Po­lice must be­come a refuge

It can­not be that we make it harder for vic­tims to run to us as the po­lice. Po­lit­i­cal killings and threats against politi­cians are se­ri­ous crimes writes

The Star Early Edition - - INSIDE -

OUR SYS­TEM of gov­ern­ment is sup­ported by four dis­tinct ac­tors; the politi­cians, the in­de­pen­dent ju­di­ciary, the civil­ians and armed forces. These are sup­ported by spe­cial in­ter­est groups like the busi­ness sec­tor, non-gov­ern­men­tal or­gan­i­sa­tions, the me­dia, academia and pres­sure groups.

It is not of­ten made pub­lic when the Depart­ment of Po­lice, the SAPS, ar­rest and as­sist in the suc­cess­ful prose­cu­tion of mem­bers of the ju­di­ciary caught in cor­rupt ac­tiv­i­ties. The po­lice con­duct var­i­ous sting op­er­a­tions aimed at quelling cor­rup­tion in­side the ju­di­ciary and other sec­tors be­sides the pub­lic fo­cus on politi­cians, a fo­cus we must en­cour­age and step up with­out tir­ing.

We of­ten do not get to prop­erly dis­cuss the is­sue of pub­lic cor­rup­tion due to the emo­tions in­volved – we must not lose sight of the civil­ians in gov­ern­ment, who our laws have given fi­nan­cial ac­count­ing re­spon­si­bil­ity, too. When we talk of pub­lic sec­tor cor­rup­tion but fail to re­alise that it is we, the civil­ians who, in the main, steal from the pub­lic we al­low for the rot to be­come deeply rooted.

In most of the cases of pub­lic cor­rup­tion it is civil ser­vants who are mem­bers of the pub­lic with vested author­ity to look af­ter the pub­lic funds who end up steal­ing and de­fraud­ing the state.

When crim­i­nal ac­tiv­ity is not in sight or on the radar of the po­lice, civil so­ci­ety or the me­dia, it tends to thrive.

It is in­cum­bent on the gov­ern­ment and all ac­tors in­clud­ing the me­dia to fo­cus on the cor­rup­tion cases in­volv­ing civil ser­vants so that pres­sure is placed on them to ad­here to the pre­scripts of the Pub­lic Fi­nance Man­age­ment Act, which places fi­nan­cial man­age­ment ac­count­ing re­spon­si­bil­ity on civil ser­vants.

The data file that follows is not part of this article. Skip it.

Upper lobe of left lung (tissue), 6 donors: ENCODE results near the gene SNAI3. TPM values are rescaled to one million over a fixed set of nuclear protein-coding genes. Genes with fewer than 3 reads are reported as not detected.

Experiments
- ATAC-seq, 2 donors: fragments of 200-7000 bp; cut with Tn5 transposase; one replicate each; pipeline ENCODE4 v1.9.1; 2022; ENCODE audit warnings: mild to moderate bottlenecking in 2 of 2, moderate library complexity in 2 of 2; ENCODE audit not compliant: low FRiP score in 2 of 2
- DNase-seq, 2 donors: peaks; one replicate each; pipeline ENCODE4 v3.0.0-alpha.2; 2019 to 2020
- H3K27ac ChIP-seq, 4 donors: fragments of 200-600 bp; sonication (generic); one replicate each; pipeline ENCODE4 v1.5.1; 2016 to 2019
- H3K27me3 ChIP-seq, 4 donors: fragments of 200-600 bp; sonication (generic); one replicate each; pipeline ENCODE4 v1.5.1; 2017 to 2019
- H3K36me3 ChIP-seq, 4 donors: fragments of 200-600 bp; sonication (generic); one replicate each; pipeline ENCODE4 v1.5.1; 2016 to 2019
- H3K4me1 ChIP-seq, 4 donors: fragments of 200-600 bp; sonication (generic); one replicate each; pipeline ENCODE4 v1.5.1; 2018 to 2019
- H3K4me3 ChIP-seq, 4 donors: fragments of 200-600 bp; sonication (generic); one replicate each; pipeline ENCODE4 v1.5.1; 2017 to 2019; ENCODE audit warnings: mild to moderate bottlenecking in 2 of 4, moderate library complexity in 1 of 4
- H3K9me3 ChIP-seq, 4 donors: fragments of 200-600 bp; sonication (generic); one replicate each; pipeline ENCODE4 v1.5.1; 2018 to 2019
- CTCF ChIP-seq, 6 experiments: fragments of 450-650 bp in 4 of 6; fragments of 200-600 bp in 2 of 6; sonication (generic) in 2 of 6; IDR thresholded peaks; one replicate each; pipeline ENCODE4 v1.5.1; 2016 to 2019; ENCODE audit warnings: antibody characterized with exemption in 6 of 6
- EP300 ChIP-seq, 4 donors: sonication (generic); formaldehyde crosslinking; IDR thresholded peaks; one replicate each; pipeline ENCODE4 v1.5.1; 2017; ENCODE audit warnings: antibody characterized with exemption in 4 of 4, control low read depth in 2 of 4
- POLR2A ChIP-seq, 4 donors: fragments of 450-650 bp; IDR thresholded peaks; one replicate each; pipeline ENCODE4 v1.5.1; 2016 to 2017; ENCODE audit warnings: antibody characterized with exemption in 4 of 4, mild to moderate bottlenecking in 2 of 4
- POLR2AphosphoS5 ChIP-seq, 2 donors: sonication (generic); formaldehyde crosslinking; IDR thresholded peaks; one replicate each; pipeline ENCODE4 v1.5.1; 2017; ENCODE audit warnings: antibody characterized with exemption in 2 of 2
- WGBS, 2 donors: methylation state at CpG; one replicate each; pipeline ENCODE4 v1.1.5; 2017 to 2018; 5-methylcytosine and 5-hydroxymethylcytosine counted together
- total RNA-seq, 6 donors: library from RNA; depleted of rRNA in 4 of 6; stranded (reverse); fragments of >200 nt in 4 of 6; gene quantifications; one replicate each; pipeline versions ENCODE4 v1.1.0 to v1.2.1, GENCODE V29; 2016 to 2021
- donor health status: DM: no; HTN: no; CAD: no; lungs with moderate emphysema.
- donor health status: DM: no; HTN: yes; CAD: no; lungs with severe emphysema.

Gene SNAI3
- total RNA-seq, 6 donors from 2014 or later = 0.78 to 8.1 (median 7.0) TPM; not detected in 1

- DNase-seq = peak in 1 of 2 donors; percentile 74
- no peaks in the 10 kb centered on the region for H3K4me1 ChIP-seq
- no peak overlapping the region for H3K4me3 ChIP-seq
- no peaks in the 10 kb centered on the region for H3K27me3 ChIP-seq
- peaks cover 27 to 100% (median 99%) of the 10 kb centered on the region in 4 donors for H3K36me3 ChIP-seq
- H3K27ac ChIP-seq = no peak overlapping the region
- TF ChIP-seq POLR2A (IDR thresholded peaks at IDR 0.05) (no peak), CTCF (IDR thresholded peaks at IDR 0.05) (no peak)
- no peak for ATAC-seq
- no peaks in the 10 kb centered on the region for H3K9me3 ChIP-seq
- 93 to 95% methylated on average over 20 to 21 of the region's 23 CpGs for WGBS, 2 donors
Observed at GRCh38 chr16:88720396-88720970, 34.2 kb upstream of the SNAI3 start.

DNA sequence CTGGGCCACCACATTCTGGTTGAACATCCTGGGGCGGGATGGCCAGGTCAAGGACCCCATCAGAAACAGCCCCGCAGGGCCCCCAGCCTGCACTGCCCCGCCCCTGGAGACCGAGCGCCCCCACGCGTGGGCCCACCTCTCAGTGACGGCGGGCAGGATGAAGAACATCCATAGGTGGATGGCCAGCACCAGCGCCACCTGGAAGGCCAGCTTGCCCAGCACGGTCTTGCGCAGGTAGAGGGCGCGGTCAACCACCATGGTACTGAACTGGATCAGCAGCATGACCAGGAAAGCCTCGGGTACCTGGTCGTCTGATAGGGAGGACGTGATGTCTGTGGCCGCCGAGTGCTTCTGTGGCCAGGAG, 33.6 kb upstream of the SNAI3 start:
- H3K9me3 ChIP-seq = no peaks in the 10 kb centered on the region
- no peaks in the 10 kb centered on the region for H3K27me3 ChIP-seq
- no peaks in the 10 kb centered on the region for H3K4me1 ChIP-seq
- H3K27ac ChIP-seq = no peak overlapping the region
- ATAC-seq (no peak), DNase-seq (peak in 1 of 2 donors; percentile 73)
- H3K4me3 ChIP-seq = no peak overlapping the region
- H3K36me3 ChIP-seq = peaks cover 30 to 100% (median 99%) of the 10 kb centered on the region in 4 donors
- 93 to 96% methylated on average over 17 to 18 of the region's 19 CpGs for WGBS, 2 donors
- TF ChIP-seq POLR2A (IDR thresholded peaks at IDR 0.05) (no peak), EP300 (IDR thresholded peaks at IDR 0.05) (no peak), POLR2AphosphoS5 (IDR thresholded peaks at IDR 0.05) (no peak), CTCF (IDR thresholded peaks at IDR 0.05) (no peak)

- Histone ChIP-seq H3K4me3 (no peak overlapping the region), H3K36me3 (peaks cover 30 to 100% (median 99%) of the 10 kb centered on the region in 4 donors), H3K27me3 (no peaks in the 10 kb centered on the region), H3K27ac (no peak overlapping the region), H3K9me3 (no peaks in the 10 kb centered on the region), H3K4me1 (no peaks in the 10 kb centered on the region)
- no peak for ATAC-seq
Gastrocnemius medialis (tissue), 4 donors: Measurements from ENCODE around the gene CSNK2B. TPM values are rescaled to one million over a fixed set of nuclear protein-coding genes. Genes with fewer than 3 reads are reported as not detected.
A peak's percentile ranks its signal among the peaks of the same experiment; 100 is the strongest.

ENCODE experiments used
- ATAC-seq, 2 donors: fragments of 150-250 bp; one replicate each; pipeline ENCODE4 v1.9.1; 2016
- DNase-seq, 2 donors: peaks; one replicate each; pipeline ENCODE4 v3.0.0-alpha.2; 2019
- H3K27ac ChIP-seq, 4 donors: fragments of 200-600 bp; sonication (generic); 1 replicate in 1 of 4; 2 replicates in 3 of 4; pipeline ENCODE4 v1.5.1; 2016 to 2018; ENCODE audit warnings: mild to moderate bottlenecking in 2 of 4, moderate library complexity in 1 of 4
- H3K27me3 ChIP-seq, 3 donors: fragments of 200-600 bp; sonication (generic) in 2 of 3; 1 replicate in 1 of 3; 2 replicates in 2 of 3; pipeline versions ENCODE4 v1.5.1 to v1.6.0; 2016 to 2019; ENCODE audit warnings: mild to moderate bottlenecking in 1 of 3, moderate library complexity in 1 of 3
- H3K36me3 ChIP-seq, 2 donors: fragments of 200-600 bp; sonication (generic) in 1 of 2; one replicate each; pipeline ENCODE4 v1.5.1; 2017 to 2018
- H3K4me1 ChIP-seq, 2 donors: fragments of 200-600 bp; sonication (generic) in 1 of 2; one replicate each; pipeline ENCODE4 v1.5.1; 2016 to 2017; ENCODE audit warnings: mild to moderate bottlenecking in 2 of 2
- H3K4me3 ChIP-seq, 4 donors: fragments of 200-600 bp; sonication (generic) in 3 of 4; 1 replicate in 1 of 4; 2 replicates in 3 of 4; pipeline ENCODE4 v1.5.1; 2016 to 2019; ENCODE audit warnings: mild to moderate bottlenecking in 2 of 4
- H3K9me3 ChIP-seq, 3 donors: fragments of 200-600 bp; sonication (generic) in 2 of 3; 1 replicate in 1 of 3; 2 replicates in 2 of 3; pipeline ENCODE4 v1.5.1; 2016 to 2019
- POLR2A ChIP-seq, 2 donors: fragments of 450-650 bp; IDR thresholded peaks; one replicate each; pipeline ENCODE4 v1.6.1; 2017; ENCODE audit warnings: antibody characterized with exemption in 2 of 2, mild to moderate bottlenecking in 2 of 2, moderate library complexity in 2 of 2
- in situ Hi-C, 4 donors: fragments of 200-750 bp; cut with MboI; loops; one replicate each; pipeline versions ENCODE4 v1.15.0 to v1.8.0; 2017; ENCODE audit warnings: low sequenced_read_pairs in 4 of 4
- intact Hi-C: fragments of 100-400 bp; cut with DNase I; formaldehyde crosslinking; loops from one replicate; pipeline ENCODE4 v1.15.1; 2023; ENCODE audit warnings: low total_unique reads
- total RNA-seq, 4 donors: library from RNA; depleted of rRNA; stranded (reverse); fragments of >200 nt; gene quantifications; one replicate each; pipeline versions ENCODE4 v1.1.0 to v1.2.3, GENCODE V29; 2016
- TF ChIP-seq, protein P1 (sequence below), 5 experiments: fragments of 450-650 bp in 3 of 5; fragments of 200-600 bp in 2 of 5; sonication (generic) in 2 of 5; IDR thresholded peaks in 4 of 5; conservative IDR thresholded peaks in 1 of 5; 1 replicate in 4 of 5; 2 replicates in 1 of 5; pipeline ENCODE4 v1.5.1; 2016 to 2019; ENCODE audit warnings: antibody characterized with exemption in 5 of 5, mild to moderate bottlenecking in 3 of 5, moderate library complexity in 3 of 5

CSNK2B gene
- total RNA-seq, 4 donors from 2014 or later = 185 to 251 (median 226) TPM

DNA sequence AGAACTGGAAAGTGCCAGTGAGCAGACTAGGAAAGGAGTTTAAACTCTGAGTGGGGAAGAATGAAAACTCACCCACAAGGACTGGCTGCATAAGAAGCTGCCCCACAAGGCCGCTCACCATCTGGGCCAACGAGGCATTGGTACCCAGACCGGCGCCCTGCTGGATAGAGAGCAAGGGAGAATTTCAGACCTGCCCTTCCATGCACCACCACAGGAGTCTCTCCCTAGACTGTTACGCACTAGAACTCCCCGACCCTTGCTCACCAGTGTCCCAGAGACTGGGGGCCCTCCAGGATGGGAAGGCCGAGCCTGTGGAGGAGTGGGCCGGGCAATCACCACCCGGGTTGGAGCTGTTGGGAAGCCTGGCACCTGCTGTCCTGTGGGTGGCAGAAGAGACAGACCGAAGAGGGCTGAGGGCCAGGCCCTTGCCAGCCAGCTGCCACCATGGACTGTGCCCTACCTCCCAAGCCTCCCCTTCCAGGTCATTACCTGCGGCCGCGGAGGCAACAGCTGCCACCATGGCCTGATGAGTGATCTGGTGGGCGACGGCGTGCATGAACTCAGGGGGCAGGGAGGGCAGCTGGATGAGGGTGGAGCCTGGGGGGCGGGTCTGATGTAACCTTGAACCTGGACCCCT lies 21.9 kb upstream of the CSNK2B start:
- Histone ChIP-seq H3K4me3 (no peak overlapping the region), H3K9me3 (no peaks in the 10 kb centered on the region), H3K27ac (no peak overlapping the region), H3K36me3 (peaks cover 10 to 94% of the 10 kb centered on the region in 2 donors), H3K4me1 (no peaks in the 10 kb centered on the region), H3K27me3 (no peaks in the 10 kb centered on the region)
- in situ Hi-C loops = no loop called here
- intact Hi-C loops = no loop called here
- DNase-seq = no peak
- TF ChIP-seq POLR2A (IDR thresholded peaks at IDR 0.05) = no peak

We must also, as the gov­ern­ment, state it very loudly that enough is enough with pub­lic cor­rup­tion. We must so­licit col­lab­o­ra­tion with all ac­tors but im­por­tantly with our com­mu­ni­ties, to deal with cor­rup­tion. We are the ones who see our civil ser­vant neigh­bour’s life­style chang­ing fast – we must re­port sus­pi­cions.

Crimes by the busi­ness sec­tor against the pub­lic are also vast and like the crim­i­nal­ity in the courts, they also do not get ap­pro­pri­ate pub­lic at­ten­tion.

This has em­bold­ened the busi­ness sec­tor enor­mously to con­tinue their of­ten-or­gan­ised crim­i­nal­ity. The idea that busi­ness would sim­ply pay a fine and not face a crim­i­nal court is a thing of the past. Some of these busi­nesses go as far as bud­get­ing for likely fines. It is time we pros­e­cuted them.

The pub­lic is not of­ten made aware that the busi­ness sec­tor di­rectly par­tic­i­pates in pub­lic cor­rup­tion – be it pub­lic ten­der rig­ging, bribery or other or­gan­ised crime in­clud­ing de­fraud­ing the SA Rev­enue Ser­vice.

Where there is a civil ser­vant or politi­cian in­volved in cor­rup­tion, you are bound to find a busi­nessper­son. This in­di­cates clearly that the busi­ness sec­tor has been a dan­ger­ous blind spot in the fight against pri­or­ity crimes and cor­rup­tion.

We rely on the in­de­pen­dent me­dia to high­light these is­sues and as­sist the pub­lic in fighting crime in an un­bi­ased man­ner with fo­cused at­ten­tion.